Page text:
It feels to me like we’re all being snowed by a very deliberate and strategic attempt to distract and divide us. Bannon and company are throwing “bread and circuses” while quickly dismantling rights, the rule of law, safety nets, environmental protection and international cooperation.

Theodore Roosevelt said, “Patriotism means to stand by the country. It does not mean to stand by the president.”

Abraham Lincoln said, we can “nobly save, or meanly lose, the last best hope of earth.”

It’s up to “we the people.”

Anne Bonaparte-Krogh


Stop the madness

All Americans should speak out in opposition to President Trump’s fundamentally un-American executive order signed on Friday banning travel from several Muslim-majority countries and restricting the resettlement here of refugees from war-torn nations.

Not only is it contrary to our long-held values of freedom and liberty, inscribed on everything from our founding documents to the Statue of Liberty, it is contrary to our very own safety.

As Republican Sens. John McCain and Lindsey Graham have said: “This executive order sends a signal, intended or not, that America does not want Muslims coming into our country. That is why we fear this executive order may do more to help terrorist recruitment than improve our security.”

The former chief of the CIA’s Near East division, Robert Richer, calls it a “strategic mistake” and “a win for jihadists and other anti-U.S. forces.”

With his executive order, President Trump is unilaterally attacking our American values and our safety. The president is ignoring the advice of level-headed policy experts and allowing policy to be written by xenophobic zealots. Contrary to his self-aggrandizing and delusional statements that implementation of the executive order is going smoothly, that implementation has wreaked havoc in the lives of several families who have legally gained the right to travel or seek refuge here.

Furthermore, it has sparked a constitutional crisis as at least four federal judges have (bravely) issued rulings temporarily halting its implementation. This madness needs to stop, right now, before this country slips further into the chaos the president and his close circle of advisers seem to desire.



How to be great again

During his campaign, Donald Trump and his supporters liked to talk about making America “great.” His actions as our president thus far have caused me to reflect on why America is great in the first place.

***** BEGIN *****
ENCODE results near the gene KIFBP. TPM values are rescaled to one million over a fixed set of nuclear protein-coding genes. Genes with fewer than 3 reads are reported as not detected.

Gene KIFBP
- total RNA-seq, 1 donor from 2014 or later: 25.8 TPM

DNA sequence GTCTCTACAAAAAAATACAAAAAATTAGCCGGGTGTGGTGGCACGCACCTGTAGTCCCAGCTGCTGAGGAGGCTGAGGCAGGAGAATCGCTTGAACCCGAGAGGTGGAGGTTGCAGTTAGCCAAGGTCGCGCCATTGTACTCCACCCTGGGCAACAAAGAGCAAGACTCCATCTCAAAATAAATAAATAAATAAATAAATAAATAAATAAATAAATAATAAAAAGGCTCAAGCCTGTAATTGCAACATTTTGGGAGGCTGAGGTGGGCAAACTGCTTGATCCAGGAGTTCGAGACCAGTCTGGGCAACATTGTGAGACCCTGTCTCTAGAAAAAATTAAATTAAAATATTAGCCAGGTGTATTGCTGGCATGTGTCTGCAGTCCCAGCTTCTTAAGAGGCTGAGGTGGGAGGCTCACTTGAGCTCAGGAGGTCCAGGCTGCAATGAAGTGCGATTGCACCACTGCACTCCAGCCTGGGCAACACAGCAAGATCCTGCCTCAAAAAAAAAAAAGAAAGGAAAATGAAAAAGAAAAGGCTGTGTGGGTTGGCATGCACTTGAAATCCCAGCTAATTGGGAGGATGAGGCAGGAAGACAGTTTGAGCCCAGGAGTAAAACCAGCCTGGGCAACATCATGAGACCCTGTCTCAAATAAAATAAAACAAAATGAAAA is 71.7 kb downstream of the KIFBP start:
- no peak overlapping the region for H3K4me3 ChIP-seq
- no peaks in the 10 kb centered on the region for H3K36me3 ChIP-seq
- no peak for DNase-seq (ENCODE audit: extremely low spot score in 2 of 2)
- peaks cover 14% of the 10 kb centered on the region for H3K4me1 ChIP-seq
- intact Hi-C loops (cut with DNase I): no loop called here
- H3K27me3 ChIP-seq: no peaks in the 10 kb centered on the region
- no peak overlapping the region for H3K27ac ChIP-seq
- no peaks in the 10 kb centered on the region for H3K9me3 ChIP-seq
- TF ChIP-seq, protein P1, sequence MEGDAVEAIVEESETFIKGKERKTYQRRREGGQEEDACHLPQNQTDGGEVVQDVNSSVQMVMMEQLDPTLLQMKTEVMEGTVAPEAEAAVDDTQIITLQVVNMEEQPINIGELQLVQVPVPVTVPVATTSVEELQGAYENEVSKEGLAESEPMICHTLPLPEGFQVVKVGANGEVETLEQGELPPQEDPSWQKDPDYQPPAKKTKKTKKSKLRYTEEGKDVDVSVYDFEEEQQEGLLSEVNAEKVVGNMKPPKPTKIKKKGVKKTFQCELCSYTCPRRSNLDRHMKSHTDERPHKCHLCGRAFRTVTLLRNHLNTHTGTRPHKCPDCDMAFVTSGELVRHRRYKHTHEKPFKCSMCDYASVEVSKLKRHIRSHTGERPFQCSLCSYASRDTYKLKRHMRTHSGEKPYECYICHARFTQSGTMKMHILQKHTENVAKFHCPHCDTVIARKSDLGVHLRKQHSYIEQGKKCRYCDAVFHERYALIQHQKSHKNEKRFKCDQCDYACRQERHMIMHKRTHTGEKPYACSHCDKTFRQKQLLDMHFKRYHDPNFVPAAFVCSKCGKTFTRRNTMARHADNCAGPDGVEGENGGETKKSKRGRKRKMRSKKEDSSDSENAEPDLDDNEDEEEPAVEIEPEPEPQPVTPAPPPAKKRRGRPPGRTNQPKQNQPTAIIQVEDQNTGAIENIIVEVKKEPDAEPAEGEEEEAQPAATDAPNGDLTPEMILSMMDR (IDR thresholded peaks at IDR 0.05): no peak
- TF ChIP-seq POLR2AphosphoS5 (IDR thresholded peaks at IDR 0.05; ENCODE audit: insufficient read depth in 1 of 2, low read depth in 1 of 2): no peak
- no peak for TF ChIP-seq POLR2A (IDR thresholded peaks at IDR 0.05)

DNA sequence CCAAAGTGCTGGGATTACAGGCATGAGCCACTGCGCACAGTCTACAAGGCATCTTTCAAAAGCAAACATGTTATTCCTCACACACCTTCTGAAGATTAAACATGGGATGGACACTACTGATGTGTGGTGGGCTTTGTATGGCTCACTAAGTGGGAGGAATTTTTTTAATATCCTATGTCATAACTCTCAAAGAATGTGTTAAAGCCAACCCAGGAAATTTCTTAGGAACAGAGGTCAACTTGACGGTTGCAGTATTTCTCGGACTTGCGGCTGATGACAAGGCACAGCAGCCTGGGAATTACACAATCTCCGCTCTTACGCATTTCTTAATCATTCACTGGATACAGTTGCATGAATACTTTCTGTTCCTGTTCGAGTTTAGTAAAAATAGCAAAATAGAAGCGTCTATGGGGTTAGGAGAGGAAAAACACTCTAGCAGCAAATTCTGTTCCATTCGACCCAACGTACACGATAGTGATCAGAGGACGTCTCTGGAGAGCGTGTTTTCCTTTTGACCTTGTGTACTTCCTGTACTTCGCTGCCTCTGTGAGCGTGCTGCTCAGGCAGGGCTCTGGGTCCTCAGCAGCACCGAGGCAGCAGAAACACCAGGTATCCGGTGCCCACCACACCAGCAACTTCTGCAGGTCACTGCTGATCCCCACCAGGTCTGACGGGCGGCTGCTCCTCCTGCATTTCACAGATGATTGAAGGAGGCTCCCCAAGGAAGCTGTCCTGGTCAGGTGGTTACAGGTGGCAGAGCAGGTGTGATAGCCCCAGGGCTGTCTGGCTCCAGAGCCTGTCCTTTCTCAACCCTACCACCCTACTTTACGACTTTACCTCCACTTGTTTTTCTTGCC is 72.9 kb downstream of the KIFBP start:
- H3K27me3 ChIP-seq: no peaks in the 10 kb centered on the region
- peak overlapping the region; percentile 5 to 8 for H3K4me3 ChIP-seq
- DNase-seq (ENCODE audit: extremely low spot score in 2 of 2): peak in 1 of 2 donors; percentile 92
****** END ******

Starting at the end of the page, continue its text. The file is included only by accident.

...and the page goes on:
My sense of American greatness was formed in elementary school history classes, when I learned: that America was founded by people seeking freedom to worship and speak as they wanted, not as decreed by a monarch; that our nation fought a war with itself to end slavery and enshrined the president who led that fight for good in a monument in our capital; that we mobilized and sacrificed as a nation to fight in two world wars to preserve the liberties of our own citizens but also those of other nations; that we have progressed (if imperfectly) toward our goal of liberty and justice for all through the women’s suffrage and Civil Rights movements; that we are a nation of immigrants that offers hope and opportunity to the “tired . . . poor . . . huddled masses yearning to breathe free.”

President Trump’s words and actions trample and spit on this history. Far from “great,” his wall, deportation force, and Muslim and refugee ban reflect a shrunken and cowardly America, one that projects fear and prejudice, not confidence and opportunity. What will truly make America great again is for us to show the world that we the people will stand up and reject Trump’s un-American values.



Well covered

I commend the Monitor for Monday’s coverage of Trump’s controversial executive order on immigration from seven Muslim countries, particularly the local response in New Hampshire.

I also admired your story’s headline, “Order creates chaos.” It sums up perfectly what happened in airports across the country. A better headline could not be found in the Boston Globe, the Valley News or the New York Times.

Thanks for the good reporting.

Stephen Enroth


Bombs away

No foreign terrorist could have created more chaos in the U.S. than Donald J. Trump did last week. Throwing executive orders like Molotov cocktails, Trump ended the week with an order for a 90-day ban on immigration from seven Muslim countries, a 120-day suspension of refugee programs and limiting the number of refugees entering the U. S. in 2017 to 50,000.